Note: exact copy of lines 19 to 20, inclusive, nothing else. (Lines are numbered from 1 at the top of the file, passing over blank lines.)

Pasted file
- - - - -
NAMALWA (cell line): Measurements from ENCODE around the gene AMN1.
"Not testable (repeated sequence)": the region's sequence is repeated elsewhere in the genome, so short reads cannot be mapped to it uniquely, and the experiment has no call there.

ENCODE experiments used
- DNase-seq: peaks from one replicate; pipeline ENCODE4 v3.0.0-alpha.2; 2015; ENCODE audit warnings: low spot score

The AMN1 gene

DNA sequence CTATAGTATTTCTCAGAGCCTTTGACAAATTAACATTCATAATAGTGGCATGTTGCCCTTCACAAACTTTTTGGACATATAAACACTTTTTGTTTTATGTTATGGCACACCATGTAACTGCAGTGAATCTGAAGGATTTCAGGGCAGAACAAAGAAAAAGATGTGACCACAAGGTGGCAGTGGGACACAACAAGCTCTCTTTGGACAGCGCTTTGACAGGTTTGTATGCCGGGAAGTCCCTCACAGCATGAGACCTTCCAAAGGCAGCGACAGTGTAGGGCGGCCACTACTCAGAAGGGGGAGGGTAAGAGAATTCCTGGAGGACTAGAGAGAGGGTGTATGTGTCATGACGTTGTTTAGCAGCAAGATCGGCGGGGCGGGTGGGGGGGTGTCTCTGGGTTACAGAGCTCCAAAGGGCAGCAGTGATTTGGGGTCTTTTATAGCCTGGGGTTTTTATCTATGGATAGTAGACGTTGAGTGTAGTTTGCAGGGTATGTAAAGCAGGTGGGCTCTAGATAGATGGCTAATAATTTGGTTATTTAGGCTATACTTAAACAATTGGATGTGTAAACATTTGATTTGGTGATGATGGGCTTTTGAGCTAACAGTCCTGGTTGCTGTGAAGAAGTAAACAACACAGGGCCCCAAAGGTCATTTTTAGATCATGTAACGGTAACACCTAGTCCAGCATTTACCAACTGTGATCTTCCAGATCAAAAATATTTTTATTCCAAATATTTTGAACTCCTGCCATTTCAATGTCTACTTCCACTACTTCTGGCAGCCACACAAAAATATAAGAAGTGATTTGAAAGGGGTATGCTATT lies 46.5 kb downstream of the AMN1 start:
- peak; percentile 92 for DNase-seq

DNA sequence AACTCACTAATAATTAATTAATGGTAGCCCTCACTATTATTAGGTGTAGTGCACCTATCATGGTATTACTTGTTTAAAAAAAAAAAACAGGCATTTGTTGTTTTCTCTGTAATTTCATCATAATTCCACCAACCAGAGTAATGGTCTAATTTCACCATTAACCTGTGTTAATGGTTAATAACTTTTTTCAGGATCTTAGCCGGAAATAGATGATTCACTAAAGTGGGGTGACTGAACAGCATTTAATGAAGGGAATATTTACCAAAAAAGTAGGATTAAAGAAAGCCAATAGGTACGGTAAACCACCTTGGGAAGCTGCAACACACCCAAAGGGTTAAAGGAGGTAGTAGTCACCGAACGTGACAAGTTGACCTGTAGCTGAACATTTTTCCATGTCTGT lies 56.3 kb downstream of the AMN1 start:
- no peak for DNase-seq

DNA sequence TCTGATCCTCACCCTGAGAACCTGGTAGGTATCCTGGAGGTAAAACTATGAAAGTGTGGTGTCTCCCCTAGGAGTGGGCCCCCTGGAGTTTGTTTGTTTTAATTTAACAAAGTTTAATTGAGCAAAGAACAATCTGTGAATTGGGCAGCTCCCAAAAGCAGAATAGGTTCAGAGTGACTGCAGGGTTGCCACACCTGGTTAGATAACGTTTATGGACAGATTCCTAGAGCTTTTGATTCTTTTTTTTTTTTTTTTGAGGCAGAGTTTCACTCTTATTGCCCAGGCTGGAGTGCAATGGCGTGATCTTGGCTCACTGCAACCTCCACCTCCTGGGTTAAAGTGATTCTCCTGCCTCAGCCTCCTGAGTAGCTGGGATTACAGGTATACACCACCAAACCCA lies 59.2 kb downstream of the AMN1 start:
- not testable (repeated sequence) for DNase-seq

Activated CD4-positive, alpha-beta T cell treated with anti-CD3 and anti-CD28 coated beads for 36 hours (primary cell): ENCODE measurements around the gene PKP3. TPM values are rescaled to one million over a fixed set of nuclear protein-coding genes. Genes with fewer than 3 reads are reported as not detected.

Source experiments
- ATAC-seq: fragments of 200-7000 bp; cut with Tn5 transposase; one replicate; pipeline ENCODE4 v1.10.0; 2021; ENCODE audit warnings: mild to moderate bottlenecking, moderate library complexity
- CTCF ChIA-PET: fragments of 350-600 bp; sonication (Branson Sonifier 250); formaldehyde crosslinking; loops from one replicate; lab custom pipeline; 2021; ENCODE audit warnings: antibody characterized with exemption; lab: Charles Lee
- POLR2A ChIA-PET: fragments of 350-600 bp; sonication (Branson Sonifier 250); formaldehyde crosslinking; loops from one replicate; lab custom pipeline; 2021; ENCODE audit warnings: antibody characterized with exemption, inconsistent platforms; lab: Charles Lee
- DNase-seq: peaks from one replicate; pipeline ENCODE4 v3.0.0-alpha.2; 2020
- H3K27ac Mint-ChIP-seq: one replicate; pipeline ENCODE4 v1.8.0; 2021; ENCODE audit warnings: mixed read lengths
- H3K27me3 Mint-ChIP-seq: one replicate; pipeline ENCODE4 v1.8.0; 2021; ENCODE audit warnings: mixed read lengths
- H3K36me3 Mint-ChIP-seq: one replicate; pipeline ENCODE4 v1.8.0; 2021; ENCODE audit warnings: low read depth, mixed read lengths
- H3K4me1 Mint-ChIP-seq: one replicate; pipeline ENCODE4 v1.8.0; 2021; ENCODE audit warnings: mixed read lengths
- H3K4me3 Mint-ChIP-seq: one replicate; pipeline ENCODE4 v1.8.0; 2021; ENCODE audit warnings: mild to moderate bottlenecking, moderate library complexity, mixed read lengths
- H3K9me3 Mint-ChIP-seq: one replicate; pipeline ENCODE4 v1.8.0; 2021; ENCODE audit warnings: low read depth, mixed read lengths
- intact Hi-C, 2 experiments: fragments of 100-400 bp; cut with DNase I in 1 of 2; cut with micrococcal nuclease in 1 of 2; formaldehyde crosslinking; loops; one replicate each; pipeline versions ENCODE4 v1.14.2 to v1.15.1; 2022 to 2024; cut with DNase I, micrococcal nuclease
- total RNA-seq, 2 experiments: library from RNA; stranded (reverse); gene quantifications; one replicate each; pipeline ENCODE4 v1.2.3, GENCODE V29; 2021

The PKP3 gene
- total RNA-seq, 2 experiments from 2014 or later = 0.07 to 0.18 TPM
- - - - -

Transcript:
- H3K27me3 Mint-ChIP-seq: one replicate; pipeline ENCODE4 v1.8.0; 2021; ENCODE audit warnings: mixed read lengths
- H3K36me3 Mint-ChIP-seq: one replicate; pipeline ENCODE4 v1.8.0; 2021; ENCODE audit warnings: low read depth, mixed read lengths